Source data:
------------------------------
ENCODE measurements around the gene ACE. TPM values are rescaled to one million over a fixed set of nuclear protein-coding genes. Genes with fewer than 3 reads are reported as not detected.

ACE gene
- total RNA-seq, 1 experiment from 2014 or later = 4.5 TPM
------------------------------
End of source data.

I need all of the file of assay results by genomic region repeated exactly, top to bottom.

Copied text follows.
ENCODE measurements around the gene ACE. TPM values are rescaled to one million over a fixed set of nuclear protein-coding genes. Genes with fewer than 3 reads are reported as not detected.

ACE gene
- total RNA-seq, 1 experiment from 2014 or later = 4.5 TPM